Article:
Are Deer Nocturnal? When Are They Most Active?

Deer Nocturnal Most Active

There is a persistent myth going around that deer are nocturnal animals, i.e. wildlife that is most active at night. While you might encounter them in the wild after dark, this is not their moment of peak activity.

Deer are not nocturnal, but are instead considered crepuscular animals, meaning they are most active during the twilight period. When the sun rises in the early morning, and when the sun starts setting again late at night, you’ll most likely be able to encounter a deer in the wild.

Activity for deer also increases according to gender, with males having increased nighttime activity during the winter months. A full moon may also increase activity levels in both male buck and female doe.


Not Nocturnal, But Crepuscular

Nocturnal animals will only come out after dark, but deer are most active when the sun is rising or setting. Deer are therefore not considered nocturnal, but crepuscular animals. The morning dawn and evening dusk are the moments of the day a deer will come out to forage for food.

The main benefit of being a crepuscular animal is the ability to avoid a lot of predators. It will also give an animal a more comfortable temperature between the extremes of day and night. Human activity is also low during the early morning and late evening, making it easier for wildlife to move around in their natural habitat.

In countries further away from the equator, dusk and dawn will stretch for a longer period of time. Places such as Northern USA, Canada, and the UK are more likely to have flourishing crepuscular wildlife. Places nearer the equator see the onset of darkness fall quickly, giving crepuscular animals less time to be active.


Deer Sleeping Habits

High alertness is the key to the average sleep cycle of a deer. In a time period of about 30 minutes, a deer will take quick naps of 30 seconds to 3 minutes every time. The animal will wake, check for predators, stretch, and doze off again for more short 3-minute sleep intervals.

Most of their sleeping is done during daylight hours. This doesn’t just help them stay warmer, it will also help with avoiding potential predators. You can imagine that quick naps in the high grass give most deer the opportunity to see danger coming from far away.

During the cold winter months, activity reduces a lot. However, a deer will not hibernate in winter. Instead, they will hunker down in a sheltered location and go into ‘torpor‘, a state of prolonged physical and mental inactivity. Even in the cold, the hours of sleep the animals get are limited due to the constant looming threat of predators.


Fawn Sleeping During Day
Young fawn sleeping during the day


How Much Do Deer Sleep?

On an average day, deer will sleep in short intervals for about 4 to 5 hours. They will be alert for most of this time, as only 30 minutes of their total sleep cycle consists of a deep sleep state (REM sleep). Deer take quick naps of about 3 minutes each time, in between they will be awake.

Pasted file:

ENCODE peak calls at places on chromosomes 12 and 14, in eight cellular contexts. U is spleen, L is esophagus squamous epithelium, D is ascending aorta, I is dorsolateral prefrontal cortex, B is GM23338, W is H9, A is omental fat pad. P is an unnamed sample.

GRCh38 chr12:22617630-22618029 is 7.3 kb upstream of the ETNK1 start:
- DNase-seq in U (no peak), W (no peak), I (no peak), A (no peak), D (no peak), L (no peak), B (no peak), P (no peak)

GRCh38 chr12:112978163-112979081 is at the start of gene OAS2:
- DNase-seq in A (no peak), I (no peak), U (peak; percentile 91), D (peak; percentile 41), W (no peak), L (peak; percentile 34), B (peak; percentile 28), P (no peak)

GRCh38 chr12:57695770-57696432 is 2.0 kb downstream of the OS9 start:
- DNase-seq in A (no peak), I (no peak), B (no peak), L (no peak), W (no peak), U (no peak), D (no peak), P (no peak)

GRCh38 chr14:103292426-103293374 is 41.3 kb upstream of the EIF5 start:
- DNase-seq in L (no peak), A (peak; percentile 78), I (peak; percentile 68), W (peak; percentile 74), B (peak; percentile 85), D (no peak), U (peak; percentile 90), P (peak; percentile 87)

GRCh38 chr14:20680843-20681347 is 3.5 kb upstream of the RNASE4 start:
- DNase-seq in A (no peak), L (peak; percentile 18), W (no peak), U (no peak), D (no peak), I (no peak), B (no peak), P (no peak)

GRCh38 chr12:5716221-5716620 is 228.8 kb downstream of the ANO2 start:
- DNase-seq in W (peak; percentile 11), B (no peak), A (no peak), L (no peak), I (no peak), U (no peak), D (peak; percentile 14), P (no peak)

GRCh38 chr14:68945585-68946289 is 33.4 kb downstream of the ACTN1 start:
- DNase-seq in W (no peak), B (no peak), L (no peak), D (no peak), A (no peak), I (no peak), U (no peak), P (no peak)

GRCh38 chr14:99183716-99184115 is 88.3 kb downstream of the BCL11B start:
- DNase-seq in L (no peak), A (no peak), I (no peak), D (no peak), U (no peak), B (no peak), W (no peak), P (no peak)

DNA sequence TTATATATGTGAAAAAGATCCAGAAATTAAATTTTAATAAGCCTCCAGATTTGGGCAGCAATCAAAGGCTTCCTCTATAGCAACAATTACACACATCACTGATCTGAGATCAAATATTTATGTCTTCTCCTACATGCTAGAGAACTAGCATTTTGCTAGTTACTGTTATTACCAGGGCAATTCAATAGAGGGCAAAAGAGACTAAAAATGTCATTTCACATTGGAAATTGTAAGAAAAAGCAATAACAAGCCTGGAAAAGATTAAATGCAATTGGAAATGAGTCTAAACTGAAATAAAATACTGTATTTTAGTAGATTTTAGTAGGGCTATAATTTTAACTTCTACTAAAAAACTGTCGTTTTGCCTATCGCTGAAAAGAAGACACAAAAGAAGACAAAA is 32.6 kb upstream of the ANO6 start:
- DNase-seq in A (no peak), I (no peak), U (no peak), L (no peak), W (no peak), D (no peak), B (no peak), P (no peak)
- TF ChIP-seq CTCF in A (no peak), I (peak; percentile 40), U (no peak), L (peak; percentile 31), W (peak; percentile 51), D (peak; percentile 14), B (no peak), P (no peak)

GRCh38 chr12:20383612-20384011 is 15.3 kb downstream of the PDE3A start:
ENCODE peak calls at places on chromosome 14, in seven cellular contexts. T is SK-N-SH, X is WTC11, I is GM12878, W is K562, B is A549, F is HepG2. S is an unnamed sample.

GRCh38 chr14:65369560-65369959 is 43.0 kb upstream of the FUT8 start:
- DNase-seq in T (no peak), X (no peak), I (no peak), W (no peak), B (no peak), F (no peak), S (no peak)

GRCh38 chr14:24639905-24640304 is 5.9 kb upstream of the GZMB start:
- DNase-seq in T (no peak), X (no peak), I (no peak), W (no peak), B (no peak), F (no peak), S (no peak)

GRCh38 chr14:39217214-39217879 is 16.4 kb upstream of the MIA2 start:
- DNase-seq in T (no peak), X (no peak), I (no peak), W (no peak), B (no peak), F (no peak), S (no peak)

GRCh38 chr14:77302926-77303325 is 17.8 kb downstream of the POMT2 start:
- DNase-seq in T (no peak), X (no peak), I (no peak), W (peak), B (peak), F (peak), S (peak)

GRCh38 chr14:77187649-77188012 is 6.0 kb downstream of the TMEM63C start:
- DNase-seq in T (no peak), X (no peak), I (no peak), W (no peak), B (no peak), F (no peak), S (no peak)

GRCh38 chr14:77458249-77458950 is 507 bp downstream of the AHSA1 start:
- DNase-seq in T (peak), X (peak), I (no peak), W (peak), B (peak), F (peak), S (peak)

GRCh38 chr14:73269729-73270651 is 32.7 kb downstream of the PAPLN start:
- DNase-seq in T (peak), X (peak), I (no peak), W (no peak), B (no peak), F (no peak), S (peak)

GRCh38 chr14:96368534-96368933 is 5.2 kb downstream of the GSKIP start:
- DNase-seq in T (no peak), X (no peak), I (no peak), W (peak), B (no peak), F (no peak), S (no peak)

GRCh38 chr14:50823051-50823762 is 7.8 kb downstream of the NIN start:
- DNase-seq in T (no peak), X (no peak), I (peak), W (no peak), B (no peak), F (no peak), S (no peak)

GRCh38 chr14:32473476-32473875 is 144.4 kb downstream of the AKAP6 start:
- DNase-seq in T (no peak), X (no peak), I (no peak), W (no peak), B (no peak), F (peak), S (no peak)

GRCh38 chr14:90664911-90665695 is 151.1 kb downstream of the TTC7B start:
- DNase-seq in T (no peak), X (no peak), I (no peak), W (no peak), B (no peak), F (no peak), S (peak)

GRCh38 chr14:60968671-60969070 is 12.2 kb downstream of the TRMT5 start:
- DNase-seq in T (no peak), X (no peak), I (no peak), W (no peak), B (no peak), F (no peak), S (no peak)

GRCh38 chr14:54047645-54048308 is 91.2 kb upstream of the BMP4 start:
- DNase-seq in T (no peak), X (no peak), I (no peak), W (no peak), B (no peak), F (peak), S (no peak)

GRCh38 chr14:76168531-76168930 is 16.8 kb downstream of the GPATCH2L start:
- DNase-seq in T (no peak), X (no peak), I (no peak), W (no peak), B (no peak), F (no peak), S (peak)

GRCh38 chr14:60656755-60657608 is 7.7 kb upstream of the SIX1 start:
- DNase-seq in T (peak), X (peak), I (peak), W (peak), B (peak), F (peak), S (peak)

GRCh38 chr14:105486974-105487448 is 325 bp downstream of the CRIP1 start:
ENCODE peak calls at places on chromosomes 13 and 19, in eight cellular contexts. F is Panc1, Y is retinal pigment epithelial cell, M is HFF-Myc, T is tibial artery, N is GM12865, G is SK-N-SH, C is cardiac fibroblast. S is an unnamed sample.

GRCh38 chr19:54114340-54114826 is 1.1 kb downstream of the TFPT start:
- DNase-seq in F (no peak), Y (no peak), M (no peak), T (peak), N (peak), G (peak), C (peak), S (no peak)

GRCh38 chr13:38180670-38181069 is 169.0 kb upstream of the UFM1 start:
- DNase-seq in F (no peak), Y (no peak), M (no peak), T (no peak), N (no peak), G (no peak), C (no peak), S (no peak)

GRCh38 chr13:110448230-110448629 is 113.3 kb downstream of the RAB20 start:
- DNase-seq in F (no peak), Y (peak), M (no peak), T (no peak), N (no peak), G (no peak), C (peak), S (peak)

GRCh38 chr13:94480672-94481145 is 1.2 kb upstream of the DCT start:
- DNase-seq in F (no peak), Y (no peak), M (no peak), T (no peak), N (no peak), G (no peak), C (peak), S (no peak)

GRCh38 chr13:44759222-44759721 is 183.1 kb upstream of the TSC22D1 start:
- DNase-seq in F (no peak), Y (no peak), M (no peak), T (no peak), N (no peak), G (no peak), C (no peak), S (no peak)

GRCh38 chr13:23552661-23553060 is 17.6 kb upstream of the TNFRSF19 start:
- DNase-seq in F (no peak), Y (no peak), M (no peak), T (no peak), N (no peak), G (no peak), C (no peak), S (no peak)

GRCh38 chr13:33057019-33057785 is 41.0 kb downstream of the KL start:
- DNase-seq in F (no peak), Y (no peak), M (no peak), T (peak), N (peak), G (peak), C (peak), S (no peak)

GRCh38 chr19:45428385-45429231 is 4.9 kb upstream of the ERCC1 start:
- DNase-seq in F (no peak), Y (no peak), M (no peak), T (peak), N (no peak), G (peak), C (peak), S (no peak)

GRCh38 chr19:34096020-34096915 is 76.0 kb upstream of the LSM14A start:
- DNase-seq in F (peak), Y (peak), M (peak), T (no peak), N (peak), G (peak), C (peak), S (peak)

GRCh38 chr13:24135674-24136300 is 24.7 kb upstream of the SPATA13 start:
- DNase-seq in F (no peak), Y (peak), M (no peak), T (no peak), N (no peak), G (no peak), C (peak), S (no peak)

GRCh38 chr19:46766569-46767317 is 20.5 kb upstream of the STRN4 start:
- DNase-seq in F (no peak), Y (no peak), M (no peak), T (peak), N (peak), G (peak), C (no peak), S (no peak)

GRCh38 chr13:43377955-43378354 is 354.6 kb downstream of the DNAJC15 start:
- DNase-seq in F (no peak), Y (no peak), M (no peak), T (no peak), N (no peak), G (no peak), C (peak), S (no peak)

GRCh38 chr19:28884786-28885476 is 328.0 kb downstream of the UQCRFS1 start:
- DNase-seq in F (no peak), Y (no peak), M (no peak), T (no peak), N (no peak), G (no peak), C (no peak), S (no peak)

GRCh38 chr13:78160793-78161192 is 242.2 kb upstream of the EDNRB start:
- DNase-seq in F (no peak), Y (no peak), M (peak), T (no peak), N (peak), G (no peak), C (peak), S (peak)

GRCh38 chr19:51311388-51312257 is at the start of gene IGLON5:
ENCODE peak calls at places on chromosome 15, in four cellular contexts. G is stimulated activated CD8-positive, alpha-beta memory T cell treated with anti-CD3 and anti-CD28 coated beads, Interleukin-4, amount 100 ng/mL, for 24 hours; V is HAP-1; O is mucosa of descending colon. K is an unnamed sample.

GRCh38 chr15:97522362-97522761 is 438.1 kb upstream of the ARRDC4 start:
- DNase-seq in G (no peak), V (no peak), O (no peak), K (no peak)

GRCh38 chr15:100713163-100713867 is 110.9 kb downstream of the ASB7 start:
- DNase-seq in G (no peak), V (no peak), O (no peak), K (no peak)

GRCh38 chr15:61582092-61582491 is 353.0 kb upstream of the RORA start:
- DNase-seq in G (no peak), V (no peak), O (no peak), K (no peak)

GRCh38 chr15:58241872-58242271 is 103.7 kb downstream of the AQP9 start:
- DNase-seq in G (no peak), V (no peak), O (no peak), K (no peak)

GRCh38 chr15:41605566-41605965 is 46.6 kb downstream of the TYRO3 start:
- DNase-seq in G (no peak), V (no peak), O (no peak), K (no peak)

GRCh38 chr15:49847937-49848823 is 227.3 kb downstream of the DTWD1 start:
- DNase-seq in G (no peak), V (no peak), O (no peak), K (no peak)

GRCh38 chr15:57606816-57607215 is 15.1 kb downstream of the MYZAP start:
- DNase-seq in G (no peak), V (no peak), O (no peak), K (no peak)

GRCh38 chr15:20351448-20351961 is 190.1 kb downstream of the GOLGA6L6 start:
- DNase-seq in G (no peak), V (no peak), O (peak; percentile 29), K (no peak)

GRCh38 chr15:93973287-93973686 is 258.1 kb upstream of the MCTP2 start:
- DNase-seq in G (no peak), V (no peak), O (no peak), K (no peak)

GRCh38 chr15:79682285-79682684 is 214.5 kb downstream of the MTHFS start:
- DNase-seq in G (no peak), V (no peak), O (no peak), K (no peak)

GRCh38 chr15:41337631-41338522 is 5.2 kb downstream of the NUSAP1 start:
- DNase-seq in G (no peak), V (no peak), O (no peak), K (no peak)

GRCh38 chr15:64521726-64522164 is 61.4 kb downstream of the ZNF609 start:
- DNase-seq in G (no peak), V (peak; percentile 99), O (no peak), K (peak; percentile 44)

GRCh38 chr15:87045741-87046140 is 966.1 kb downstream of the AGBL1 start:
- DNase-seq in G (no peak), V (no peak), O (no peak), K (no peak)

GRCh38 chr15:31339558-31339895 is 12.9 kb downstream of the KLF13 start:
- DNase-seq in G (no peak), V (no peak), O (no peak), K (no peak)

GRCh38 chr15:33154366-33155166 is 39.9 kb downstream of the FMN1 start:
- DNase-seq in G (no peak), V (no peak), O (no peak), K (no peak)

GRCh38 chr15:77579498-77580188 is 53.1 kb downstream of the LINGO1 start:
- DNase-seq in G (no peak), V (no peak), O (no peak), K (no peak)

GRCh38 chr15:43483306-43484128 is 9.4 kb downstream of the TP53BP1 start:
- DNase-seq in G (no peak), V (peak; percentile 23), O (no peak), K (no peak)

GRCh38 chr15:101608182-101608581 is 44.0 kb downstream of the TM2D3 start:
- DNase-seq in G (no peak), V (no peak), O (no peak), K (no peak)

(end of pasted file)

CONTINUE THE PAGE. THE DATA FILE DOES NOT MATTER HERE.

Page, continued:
The alertness of a deer is comparable to that of a regular house cat. While their eyes are closed during a nap, their ears and nose are always active. This limits the ability of their brain to fully get into a deeper state of sleep, of which they get very little.

During the 4 to 5 hours of total sleep time, deer are likely to move between different locations. They usually do this to move away from noise or activity, since they are sleeping during the day most of the time.


Where Do Deer Sleep?

Deer most commonly sleep in areas that provide them cover, such as fields with high grass, near bushes, or behind fallen trees in the woods. The animals will sleep anywhere they want to sleep, as long as it makes them feel safe.

You can recognize where deer sleep by the oval shape on the ground. Any grass or other materials will be flattened by the weight of the animal. Deer always have multiple bedding areas in a range of roughly one square mile. They will move between sleeping locations multiple times a day.

Areas with access to fresh water and food are the preferred sleep locations of most deer. When these are abundant, it is likely that more animals of the same species are present in the area. You might even encounter multiple specimens sleeping together.


Do Deer Sleep Together?

In general, most deer tend to sleep alone in a hiding spot of their own choosing. However, they will also sleep together when given the opportunity, especially during the colder winter months. Deer are even known to sleep in small groups to protect themselves from predators or the cold.

The animals can be very social and will definitely tolerate each other’s presence. One major exception is the mating season from late September to December. You’ll obviously never see two fighting male bucks sleeping in the same area together.


When To Best Spot Deer In The Wild

You probably found this article because you wanted to find out when you could encounter a deer in the wild. So to help you filter for this information, here are the main points to take away:

  • Deer are not nocturnal but crepuscular animals, even though they can be active at night
  • You’ll most likely encounter a deer during early sunrise, or late in the day during sunset
  • The animals are most active in summer, when food is abundant and fawns have grown enough
  • Explore for oval-shaped bedding spots in fields and near woods, with nearby access to water
  • Be patient, quiet, and respectful when trying to spot wild animals, because they will only show themselves when they feel safe